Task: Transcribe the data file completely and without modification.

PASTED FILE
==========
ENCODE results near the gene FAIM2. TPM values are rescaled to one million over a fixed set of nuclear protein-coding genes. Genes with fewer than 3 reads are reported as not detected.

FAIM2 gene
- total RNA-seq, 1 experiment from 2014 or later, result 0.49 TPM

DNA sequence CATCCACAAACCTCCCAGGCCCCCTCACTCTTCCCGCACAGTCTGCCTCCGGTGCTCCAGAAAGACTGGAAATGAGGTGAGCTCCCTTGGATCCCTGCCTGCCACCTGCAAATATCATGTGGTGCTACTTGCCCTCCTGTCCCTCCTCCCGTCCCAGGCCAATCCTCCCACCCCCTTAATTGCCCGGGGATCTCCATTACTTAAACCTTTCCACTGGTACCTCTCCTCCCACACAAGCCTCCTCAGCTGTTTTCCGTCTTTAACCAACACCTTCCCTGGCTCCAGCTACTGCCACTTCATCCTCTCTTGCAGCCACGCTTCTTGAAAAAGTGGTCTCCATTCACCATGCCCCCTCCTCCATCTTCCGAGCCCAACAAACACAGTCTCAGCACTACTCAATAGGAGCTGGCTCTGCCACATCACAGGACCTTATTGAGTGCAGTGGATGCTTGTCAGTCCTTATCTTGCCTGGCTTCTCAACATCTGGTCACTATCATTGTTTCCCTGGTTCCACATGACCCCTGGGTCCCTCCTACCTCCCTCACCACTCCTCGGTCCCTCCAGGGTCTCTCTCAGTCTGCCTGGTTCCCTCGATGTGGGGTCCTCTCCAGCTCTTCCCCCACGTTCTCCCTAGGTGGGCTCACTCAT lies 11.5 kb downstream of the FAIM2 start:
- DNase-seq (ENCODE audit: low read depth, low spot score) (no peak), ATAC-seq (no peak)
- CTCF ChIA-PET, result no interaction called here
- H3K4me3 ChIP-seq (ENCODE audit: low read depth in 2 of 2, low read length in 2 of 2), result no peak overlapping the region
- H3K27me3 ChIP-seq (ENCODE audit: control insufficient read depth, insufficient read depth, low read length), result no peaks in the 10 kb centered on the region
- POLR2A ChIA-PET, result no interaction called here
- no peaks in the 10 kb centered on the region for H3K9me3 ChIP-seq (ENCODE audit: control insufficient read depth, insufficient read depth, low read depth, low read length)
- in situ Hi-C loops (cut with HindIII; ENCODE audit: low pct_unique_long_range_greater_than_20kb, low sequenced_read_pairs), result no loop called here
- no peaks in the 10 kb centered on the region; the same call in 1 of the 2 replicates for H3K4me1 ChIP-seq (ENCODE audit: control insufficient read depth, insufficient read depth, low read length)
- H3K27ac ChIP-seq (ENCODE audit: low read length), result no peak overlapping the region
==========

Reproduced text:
ENCODE results near the gene FAIM2. TPM values are rescaled to one million over a fixed set of nuclear protein-coding genes. Genes with fewer than 3 reads are reported as not detected.

FAIM2 gene
- total RNA-seq, 1 experiment from 2014 or later, result 0.49 TPM

DNA sequence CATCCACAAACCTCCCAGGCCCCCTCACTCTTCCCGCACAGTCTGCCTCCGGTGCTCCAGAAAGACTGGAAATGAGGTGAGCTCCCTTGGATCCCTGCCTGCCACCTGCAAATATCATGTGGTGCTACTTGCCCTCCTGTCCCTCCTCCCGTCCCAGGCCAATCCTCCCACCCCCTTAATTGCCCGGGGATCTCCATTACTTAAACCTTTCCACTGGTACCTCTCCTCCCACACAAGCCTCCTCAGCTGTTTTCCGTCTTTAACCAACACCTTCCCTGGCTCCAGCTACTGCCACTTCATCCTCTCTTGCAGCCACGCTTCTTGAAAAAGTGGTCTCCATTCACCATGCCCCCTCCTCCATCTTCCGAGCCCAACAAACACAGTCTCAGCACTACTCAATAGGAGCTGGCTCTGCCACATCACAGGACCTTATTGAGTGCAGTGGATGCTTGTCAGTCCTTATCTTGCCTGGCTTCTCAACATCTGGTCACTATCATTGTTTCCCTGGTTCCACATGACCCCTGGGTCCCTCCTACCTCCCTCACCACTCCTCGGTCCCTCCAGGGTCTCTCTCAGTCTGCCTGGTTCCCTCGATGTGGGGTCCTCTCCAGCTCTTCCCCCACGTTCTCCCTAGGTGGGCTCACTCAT lies 11.5 kb downstream of the FAIM2 start:
- DNase-seq (ENCODE audit: low read depth, low spot score) (no peak), ATAC-seq (no peak)
- CTCF ChIA-PET, result no interaction called here
- H3K4me3 ChIP-seq (ENCODE audit: low read depth in 2 of 2, low read length in 2 of 2), result no peak overlapping the region
- H3K27me3 ChIP-seq (ENCODE audit: control insufficient read depth, insufficient read depth, low read length), result no peaks in the 10 kb centered on the region
- POLR2A ChIA-PET, result no interaction called here
- no peaks in the 10 kb centered on the region for H3K9me3 ChIP-seq (ENCODE audit: control insufficient read depth, insufficient read depth, low read depth, low read length)
- in situ Hi-C loops (cut with HindIII; ENCODE audit: low pct_unique_long_range_greater_than_20kb, low sequenced_read_pairs), result no loop called here
- no peaks in the 10 kb centered on the region; the same call in 1 of the 2 replicates for H3K4me1 ChIP-seq (ENCODE audit: control insufficient read depth, insufficient read depth, low read length)
- H3K27ac ChIP-seq (ENCODE audit: low read length), result no peak overlapping the region